I must admit, when I first heard the name “Veggetti” I nearly spit out my drink. Even as I ran around the house after my new Veggetti had arrived, screaming “I got my Veggetti,” my teenage daughter looked at me quizzically and told me I was INSANE.
I wish I was on the marketing team (or at least in the focus group) as the company tested names for this genius product. That’s one of its only flaws. After I got over the feeling that I had just ordered an X-rated toy online, I could not wait to get to work with my new device.
As a rule of thumb, I never purchase the “As Seen On TV” branded items. I guess I’m usually dubious of their quality and the low price points tend to scare me off. I don’t like getting duped. But, apparently I am late to the game as many of my Facebook friends have already put their “Veggetti’s” to good use in the kitchen. And, the endorsement of sales at Bed, Bath and Beyond and Amazon.com also encouraged my purchase. For $12.16 (it’s cheaper on Amazon.com) I just couldn’t refuse.
The actual Veggetti looks like a cheap plastic hourglass and functions like a small pencil sharpener — the inside of the vegetable remains in tact and the outside becomes the spiral “noodles”. Since zucchini seems to be the vegetable of choice (although you can try the device with other veggies: potatoes, carrots, cucumbers, squash), I claimed straight Zucchini noodles with olive oil, sea salt and garlic as my inaugural Veggetti dish.
The Veggetti’s ability to create a carb-free, gluten-free, healthy alternative to pasta is probably the easiest and most creative way to get your family and friends to eat vegetables. In fact, there’s even a recipe sheet that accompanies your device so you can get adventurous with your dishes. You can make Spaghetti, Stir-Fries, Juliennes and much more. But, a simple zucchini sauteé seemed perfectly delicious to me, and it took less than 20 minutes from start to finish.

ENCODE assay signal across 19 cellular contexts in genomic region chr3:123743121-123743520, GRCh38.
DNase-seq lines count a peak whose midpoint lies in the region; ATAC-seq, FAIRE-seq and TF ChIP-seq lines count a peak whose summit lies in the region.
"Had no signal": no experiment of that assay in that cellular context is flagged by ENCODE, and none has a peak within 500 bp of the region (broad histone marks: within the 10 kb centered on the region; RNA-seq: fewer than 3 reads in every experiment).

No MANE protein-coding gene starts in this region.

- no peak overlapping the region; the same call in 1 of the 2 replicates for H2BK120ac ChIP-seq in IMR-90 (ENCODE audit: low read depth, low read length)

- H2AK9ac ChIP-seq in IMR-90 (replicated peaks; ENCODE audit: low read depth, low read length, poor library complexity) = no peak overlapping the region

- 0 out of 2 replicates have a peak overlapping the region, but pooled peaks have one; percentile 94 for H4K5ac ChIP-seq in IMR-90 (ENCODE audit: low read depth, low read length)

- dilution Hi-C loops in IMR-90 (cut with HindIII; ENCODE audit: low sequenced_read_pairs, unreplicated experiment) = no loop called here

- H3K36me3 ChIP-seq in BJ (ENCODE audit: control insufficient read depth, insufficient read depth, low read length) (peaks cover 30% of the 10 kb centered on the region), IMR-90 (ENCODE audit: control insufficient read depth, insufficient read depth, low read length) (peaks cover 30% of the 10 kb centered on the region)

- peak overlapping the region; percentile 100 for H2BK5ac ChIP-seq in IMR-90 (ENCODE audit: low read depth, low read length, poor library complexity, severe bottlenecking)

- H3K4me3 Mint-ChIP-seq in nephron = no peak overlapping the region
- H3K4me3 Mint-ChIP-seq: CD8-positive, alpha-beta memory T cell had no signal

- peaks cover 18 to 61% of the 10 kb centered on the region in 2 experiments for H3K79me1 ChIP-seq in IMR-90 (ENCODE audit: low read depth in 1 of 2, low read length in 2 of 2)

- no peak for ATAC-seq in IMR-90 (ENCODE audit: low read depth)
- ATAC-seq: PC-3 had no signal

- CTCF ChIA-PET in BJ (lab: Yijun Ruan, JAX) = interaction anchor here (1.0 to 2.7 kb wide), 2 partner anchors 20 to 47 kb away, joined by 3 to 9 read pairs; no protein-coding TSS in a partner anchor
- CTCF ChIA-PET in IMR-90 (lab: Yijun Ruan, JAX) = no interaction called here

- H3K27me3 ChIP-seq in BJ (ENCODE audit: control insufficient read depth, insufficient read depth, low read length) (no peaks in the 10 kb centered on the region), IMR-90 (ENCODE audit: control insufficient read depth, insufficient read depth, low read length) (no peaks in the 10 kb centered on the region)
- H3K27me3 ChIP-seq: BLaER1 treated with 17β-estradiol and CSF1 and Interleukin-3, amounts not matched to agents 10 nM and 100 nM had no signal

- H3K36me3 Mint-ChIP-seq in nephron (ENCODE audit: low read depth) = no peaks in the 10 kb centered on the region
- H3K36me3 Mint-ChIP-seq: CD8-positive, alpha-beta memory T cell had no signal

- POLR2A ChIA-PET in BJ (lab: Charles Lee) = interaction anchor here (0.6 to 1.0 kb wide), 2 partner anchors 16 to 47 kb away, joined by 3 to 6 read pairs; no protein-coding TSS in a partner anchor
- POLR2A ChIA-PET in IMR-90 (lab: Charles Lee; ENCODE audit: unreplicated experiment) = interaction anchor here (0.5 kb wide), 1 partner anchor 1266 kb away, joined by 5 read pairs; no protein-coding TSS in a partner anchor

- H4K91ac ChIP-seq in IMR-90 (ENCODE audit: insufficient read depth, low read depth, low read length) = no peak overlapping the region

The most common complaint is difficulty cleaning after use. Since the Veggetti blades are sharp, it is hard to remove all of the leftover veggie shreds. The solution is simple: let your appliance soak in warm water for a few minutes before you attempt to clean it. Don’t forget that it’s also top rack dishwasher safe.
I do wish there were suctions (like the William’s Sonoma Spiralizer) to affix the appliance to the counter top as I found it was a bit difficult to hold and turn at the same time. Additionally having a better-fitting handle to spin the vegetable on the blade would help. I made the mistake of buying zucchinis that were way too soft and thin. I’d recommend large firm zucchinis for your Veggetti (again, this doesn’t sound kosher).
Bottom line, the Veggetti is a cheap, space-saving appliance that easily creates noodles from vegetables. If you’re counting calories and you’re looking to render your dishes more “guilt-free” you must check this out and see for yourself.
Zucchini Noodles with Garlic and Olive Oil
- 3 large zucchinis with tough skins
- 1/4 cup extra virgin olive oil
- 2 tablespoons unsalted butter
- 3 garlic cloves, minced
- sea salt and grated Parmesan to taste
- Use Veggetti appliance to create pasta noodles from the zucchinis. Make sure to lay noodles on paper towel and try to force out as much water as possible.
- In a medium-size skillet, heat olive oil and butter on medium heat.
- Add in minced garlic, Veggetti-made zucchini pasta, and cook for 5 minutes, until heated through.
- Sprinkle sea salt and grated Parmesan and eat while hot.